About Instructions for a Broken Heart, from the publisher:
Top 20 Reasons He’s a Slimy Jerk Bastard
Jessa: To help you get over your train wreck EX, I’ve enclosed 20 envelopes. Each one has a reason why Sean is a jerk and not worth the dirt on your shoes. And each one has an instruction for you to do one un-Jessa-like thing a day. NO CHEATING!
Ciao! —C

When Jessa catches her boyfriend, Sean, making out with Natalie “the Boob Job” Stone three days before their drama club’s departure to Italy, she completely freaks. Stuck with a front-row view of Sean and Natalie making out against the backdrop of a country that oozes romance, Jessa promises to follow all of the outrageous instructions in her best friend’s care package and open her heart to new experiences. Enter cute Italian boy stage left.

Jessa had prepared to play the role of humiliated ex-girlfriend, but with Carissa directing her life from afar, it’s finally time to take a shot at being a star.
Visit Kim Culbertson's website, Facebook page, and Twitter perch.

Writers Read: Kim Culbertson.

--Marshal Zeringue

Coffee with a canine: Jenny Smith & Angus

The current featured duo at Coffee with a Canine: Jenny Smith and Angus.

The author, on how she and Angus were united:
When Angus was six weeks old, we visited some local kennels specializing in West Highland Terriers and Jack Russell Terriers. There he was, looking up at me with his big brown eyes, with his huge pointy ears which made him look slightly like Yoda. It was love at first sight for me....[read on]
About Diary of a Parent Trainer:
A must-read novel for anyone requiring tips on how to control their parents, written by (undiscovered) genius Katie Sutton.

Katie is an expert on operating Grown-Ups. She knows exactly how to get the best out of them, so she decides to write a guide to help the world's long-suffering teenagers do the same. But she soon finds out she is not as much of an expert as she thinks...
Learn more about the book and author at Jenny Smith's website, Facebook page, and Twitter perch.

Writers Read: Jenny Smith.

Read--Coffee with a Canine: Jenny Smith and Angus.

--Marshal Zeringue

Pg. 99: Paul L. Harris's "Trusting What You're Told"

The current feature at the Page 99 Test: Trusting What You're Told: How Children Learn from Others by Paul L. Harris.

About the book, from the publisher:
If children were little scientists who learn best through firsthand observations and mini-experiments, as conventional wisdom holds, how would a child discover that the earth is round—never mind conceive of heaven as a place someone might go after death? Overturning both cognitive and commonplace theories about how children learn, Trusting What You’re Told begins by reminding us of a basic truth: Most of what we know we learned from others.

Children recognize early on that other people are an excellent source of information. And so they ask questions. But youngsters are also remarkably discriminating as they weigh the responses they elicit. And how much they trust what they are told has a lot to do with their assessment of its source. Trusting What You’re Told opens a window into the moral reasoning of elementary school vegetarians, the preschooler’s ability to distinguish historical narrative from fiction, and the six-year-old’s nuanced stance toward magic: skeptical, while still open to miracles. Paul Harris shares striking cross-cultural findings, too, such as that children in religious communities in rural Central America resemble Bostonian children in being more confident about the existence of germs and oxygen than they are about souls and God.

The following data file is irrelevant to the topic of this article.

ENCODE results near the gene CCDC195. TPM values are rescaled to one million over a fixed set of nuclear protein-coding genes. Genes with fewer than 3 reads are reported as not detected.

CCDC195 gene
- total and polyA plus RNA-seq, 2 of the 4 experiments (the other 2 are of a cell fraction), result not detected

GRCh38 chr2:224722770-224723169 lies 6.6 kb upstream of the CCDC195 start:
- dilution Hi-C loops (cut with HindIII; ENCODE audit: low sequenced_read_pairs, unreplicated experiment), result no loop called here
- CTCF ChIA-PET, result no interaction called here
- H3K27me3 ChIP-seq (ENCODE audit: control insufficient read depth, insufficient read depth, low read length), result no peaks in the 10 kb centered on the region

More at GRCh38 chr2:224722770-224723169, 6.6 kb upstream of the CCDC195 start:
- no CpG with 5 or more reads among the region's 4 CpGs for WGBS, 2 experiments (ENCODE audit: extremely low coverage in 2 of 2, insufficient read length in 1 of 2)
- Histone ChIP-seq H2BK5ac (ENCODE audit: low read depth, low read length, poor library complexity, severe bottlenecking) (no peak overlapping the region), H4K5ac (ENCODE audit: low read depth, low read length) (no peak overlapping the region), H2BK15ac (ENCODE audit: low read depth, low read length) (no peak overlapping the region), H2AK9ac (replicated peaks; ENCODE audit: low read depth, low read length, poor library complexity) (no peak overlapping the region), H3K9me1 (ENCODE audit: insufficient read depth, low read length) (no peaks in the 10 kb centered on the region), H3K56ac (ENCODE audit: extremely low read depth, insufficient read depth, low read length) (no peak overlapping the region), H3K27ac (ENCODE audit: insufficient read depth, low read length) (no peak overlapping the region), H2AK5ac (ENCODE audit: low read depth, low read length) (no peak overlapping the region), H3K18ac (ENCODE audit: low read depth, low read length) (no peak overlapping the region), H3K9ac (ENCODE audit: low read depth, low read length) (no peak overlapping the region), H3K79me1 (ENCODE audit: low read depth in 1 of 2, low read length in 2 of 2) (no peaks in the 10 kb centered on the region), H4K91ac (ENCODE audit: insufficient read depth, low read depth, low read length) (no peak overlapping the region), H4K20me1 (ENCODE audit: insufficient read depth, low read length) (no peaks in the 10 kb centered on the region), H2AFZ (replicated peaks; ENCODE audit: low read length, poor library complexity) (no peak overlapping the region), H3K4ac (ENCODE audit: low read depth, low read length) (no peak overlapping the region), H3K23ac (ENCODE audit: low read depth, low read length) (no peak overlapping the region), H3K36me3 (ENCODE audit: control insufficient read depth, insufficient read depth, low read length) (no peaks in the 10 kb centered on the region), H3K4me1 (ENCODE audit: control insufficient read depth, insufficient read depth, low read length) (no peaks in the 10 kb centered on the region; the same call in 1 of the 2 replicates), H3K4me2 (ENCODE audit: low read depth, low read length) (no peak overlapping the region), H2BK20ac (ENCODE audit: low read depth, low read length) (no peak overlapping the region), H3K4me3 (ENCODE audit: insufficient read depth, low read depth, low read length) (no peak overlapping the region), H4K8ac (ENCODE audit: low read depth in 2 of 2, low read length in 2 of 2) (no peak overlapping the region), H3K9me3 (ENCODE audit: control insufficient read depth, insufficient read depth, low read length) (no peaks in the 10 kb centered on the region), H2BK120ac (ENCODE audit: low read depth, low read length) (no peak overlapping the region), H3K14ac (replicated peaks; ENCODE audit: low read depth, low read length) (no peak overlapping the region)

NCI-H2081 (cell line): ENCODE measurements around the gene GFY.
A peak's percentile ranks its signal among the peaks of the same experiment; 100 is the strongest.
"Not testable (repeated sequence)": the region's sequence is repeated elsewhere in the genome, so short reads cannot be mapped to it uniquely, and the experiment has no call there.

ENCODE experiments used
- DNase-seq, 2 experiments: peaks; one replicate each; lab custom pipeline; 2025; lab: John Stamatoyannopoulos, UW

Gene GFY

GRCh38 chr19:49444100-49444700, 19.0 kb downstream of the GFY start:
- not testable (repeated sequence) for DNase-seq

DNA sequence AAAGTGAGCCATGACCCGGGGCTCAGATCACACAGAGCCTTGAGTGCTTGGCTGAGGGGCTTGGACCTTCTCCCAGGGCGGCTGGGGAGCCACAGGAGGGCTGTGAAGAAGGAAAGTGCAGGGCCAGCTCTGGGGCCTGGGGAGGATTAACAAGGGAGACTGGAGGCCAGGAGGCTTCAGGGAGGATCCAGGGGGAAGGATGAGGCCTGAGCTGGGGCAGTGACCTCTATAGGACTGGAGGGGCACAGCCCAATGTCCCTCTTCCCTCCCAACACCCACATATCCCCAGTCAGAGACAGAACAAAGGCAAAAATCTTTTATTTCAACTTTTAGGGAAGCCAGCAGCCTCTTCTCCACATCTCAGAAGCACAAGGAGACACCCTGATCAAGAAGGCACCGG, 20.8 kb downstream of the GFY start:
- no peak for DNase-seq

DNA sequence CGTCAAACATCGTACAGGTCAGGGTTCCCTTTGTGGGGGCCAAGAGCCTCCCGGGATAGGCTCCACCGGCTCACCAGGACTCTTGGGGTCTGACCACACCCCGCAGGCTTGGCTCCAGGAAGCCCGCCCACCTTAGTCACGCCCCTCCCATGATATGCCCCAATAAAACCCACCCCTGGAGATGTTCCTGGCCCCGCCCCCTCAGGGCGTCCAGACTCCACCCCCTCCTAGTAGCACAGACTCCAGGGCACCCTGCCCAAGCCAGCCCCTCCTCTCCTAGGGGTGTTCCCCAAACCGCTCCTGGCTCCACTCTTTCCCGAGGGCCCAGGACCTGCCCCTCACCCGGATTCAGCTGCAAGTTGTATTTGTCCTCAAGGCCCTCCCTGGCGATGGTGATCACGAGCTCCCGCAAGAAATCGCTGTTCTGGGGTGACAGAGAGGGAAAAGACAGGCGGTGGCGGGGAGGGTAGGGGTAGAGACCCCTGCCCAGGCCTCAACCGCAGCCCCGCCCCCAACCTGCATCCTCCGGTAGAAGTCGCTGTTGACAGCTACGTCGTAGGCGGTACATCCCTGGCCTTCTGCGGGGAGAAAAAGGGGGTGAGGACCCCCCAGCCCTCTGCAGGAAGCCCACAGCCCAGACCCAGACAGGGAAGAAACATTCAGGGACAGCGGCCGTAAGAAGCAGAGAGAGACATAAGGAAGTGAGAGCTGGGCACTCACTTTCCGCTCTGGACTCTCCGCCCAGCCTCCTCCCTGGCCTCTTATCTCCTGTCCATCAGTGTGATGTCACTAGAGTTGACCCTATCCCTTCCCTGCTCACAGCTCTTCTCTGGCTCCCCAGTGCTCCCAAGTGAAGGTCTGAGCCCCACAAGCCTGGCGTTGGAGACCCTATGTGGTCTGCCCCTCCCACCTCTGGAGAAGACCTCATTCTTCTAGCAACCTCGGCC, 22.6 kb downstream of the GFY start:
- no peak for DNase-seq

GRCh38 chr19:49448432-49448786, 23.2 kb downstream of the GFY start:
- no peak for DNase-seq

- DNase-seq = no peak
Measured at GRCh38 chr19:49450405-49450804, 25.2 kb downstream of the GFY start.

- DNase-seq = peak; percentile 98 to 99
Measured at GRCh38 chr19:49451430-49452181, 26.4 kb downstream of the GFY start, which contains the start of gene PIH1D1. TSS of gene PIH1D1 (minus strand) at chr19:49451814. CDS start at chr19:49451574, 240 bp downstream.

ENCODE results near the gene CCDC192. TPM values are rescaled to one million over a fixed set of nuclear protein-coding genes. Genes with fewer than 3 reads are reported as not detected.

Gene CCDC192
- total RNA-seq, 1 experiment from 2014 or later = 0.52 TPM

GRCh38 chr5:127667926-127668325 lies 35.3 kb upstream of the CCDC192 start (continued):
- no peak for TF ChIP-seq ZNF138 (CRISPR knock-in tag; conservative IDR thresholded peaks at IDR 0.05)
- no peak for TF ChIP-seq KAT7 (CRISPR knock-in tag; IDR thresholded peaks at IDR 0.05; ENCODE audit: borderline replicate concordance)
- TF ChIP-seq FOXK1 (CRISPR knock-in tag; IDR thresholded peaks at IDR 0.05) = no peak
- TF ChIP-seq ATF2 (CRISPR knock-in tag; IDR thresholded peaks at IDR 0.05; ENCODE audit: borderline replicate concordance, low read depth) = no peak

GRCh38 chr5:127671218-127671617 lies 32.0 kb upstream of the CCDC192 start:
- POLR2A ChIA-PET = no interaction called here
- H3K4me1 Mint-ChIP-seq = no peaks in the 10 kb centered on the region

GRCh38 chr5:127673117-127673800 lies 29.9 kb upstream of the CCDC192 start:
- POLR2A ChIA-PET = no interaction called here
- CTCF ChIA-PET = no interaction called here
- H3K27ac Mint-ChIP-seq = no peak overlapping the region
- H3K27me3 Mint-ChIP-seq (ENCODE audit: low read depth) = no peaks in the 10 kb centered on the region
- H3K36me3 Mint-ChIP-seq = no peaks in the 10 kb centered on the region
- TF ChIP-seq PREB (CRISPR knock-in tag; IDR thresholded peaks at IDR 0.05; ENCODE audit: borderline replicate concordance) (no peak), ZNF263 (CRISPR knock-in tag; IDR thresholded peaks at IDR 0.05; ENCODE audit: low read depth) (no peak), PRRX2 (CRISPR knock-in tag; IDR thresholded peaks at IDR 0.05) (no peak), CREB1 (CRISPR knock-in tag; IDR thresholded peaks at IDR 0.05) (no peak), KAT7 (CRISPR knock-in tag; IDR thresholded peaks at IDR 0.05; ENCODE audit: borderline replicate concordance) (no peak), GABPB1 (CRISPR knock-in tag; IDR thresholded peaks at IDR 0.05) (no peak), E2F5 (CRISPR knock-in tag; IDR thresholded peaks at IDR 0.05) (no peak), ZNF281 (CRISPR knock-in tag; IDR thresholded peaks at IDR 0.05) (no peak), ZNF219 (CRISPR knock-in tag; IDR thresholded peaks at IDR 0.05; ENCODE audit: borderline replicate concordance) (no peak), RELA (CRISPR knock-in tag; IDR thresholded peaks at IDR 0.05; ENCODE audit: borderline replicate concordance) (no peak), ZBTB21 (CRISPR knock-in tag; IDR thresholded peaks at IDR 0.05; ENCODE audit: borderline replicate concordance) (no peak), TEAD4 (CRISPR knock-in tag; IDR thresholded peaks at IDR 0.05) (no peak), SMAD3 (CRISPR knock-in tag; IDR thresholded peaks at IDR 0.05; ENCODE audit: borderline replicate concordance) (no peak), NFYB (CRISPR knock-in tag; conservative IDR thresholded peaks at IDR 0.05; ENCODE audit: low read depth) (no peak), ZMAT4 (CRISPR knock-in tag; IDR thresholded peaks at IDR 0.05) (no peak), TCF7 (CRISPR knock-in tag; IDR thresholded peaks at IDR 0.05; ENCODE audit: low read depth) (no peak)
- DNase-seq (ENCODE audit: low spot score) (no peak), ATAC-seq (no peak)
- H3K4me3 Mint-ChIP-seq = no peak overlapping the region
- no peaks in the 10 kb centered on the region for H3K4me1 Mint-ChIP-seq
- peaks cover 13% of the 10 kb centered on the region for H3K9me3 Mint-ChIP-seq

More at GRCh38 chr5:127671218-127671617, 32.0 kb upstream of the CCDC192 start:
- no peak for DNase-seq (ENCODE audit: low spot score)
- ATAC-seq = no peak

We are biologically designed to learn from one another, Harris demonstrates, and this greediness for explanation marks a key difference between human beings and our primate cousins. Even Kanzi, a genius among bonobos, never uses his keyboard to ask for information: he only asks for treats.
Learn more about Trusting What You're Told at the Harvard University Press website.

Paul L. Harris is Victor S. Thomas Professor of Education at Harvard University.

The Page 99 Test: Trusting What You're Told.

--Marshal Zeringue

Tuesday, May 29, 2012

Ten of the best sexy French books

Helena Frith Powell is the author of All You Need to Be Impossibly French: A Witty Investigation Into the Lives, Lusts, and Little Secrets of French Women and other books.

Back in 2005 she named a top ten list of "sexy French books" for the Guardian.

One title on her list:
Madame Bovary by Gustave Flaubert

No list of French books of whatever genre is complete without Madame Bovary. The unfortunate heroine, whose only crime is an endless search for romantic love, gives us some of literature's sexiest moments: the mussed-up bed, the carriage ride, the sheer foolishness of falling in love with French men. Madame Bovary's choice of lovers are 19th-century versions of Bridget Jones's fuckwits.
Read about Frith Powell's criteria for the list and another title on it.

Madame Bovary is on the Christian Science Monitor's list of six novels about grand passions, John Mullan's lists of ten landmark coach rides in literature, ten of the best cathedrals in literature, ten of the best balls in literature, ten of the best bad lawyers in literature, ten of the best lotharios in literature, and ten of the best bad doctors in fiction, Valerie Martin's list of six novels about doomed marriages, and Louis Begley's list of favorite novels about cheating lovers. It tops Peter Carey's list of the top ten works of literature and was second on a top ten works of literature list selected by leading writers from Britain, America and Australia in 2007. It is one of John Bowe's six favorite books on love.